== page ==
Substantial evidence shows that disrespect and abuse remain prevalent in low-income countries.8 A review of 65 studies, across 34 countries found that mistreatment presented as physical abuse, sexual abuse, verbal abuse, stigma and discrimination, failure to meet professional care standards, poor woman-provider rapport and health system dysfunctions and constraints.8 Although disrespectful care has been condemned for decades,9 a qualitative review10 identified sub-Saharan Africa as one of the main areas where disrespectful childbirth care continues.
Disrespectful care negatively impacts on childbirth experiences10 and actively deters women from attending health facilities,11 compromising care when services are available. Timely access to care is important in low-income countries as delays are a major factor in poor outcomes, with near-miss events being high in these countries.12
Although much is written on women’s intrapartum experiences in high-income 13 14 and low-income15 16 settings, most studies have either concentrated on specific populations, for example, women experiencing HIV17 18 or on enablers and barriers to providing high-quality care.16 A recent qualitative review of facility-based care in sub-Saharan Africa19 highlighted the lack of ‘broader, interdisciplinary perspectives’ on provision of respectful care as a critical gap in the current literature. Our research addresses this gap by exploring care through multiple lenses enabling a more comprehensive understanding of relational contributors to experiences. Thus, our study aimed to explore the intrapartum experiences of women, partners, different health-providersand key stakeholders.
This study adopted a qualitative grounded-theory approach; informed by Symbolic Interactionism.20 This methodology enabled understanding of the impact of verbal and non-verbal social interactions on the experiences and views of participants. Although much has been written on intrapartum care, published literature has tended to focus on individual sample groups, for example, midwives19 or women.4 The grounded-theory approach enabled the emergence of new understandings of the interactive processes of the different actors, and their contributions to the emergent theory. The Straussian approach21 supported an iterative and inductive process to systematically generate theory to explore and explain the phenomenon of intrapartum care in two low-income countries. Importantly, for our study, this approach21 adopts a subjectivisty epistemology acknowledging the influence of the researchers (all health professionals), but utilises constant comparison between what is known through the literature and personal experiences alongside the data, codes, categories and memos to continually check the grounding of emerging insights.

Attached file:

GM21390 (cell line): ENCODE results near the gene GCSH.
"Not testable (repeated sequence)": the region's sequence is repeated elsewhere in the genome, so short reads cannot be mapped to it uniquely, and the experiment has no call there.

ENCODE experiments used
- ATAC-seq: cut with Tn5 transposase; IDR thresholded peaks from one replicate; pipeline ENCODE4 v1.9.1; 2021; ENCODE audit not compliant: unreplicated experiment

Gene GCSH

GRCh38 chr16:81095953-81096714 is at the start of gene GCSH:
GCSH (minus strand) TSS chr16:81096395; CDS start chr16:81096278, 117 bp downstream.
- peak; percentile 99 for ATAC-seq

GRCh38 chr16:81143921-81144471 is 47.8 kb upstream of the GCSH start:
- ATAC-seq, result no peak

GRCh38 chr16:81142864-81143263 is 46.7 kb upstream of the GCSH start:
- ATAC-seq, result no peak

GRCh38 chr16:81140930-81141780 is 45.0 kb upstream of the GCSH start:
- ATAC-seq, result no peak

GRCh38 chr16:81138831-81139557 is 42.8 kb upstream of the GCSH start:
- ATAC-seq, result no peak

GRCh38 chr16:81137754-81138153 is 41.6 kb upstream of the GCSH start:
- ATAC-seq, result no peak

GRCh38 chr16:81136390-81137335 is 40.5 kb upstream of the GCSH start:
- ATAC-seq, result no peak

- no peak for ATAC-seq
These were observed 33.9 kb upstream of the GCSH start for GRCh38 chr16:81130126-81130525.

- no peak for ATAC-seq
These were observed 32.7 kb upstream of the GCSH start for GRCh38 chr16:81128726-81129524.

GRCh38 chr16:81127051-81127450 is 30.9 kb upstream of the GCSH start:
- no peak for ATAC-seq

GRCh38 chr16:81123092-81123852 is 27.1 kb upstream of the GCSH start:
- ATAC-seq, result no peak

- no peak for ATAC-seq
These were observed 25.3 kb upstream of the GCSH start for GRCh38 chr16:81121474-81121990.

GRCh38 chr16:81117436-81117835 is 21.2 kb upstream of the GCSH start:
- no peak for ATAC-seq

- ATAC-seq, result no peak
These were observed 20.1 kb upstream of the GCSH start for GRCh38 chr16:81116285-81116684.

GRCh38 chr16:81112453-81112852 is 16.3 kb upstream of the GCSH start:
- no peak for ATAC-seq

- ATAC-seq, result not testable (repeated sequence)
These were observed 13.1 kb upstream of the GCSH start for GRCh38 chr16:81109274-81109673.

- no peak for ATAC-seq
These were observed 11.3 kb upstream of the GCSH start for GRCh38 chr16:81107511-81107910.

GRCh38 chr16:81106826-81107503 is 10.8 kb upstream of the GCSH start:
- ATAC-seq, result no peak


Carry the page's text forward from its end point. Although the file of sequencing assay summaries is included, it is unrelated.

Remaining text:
Approval was obtained from The University of Manchester Research Ethics Committee 3 (reference 2018-4446-6653), UK; CUHAS/BMC Joint Ethical and Review Committee, Tanzania (reference CREC/287/2018) and ERES Converge IRB, Zambia (reference 2018/June 029). All participants provided written (or thumb print) informed consent.
The study took place in Tanzania (Lake Zone) and Zambia (Luapula Province); low-income settings with high burdens of disease.22 Participants were recruited from primary, secondary and tertiary facilities, in each country, that is, six facilities; the majority were living in rural or semirural locations. During data collection, the national stillbirth rates for Tanzania and Zambia were 21/1000 and 22/1000 births,23 with neonatal deaths at 21/1000 and 23.5/1000, respectively.24
An initial purposive sample of three participants per country, in each of the following groups were recruited.
Pregnant women with no known complications in the second or third gestational period.
Postnatal women (2–12 weeks post-birth) with a live baby, a stillborn baby or following a near-miss mortality.12
Male partners of postnatal women (their female partner may or may not have been interviewed).
Health-providers (midwives, nurses, doctors Traditional Birth Attendants (TBA)) actively working in the study settings supporting maternal and newborn care.
Key stakeholders (village elders, religious leaders, community members, policy-makers), all of whom reside in the geographical location of the study settings and contribute to local maternal and newborn health decision-making.
After the initial purposive sample, data retrieval was directed by theoretical sampling. Simultaneous data collection and analysis enabled the initial findings to inform the targeting of subsequent participants and to widen the scope of the existing interview questions. Analysis of early responses indicated the need for broader perspective on respectful and relational care, leading to the inclusion of additional women and health-providers and partners of women who had birthed a stillborn baby. The total sample included can be seen in table 1. The interview questions were expanded to include prompts regarding relationships, as respectful care was emerging as an important category. Interviews continued until data saturation was reached, that is, when the research team agreed that no new codes were emerging from the data and participants were failing to provide any new perspectives.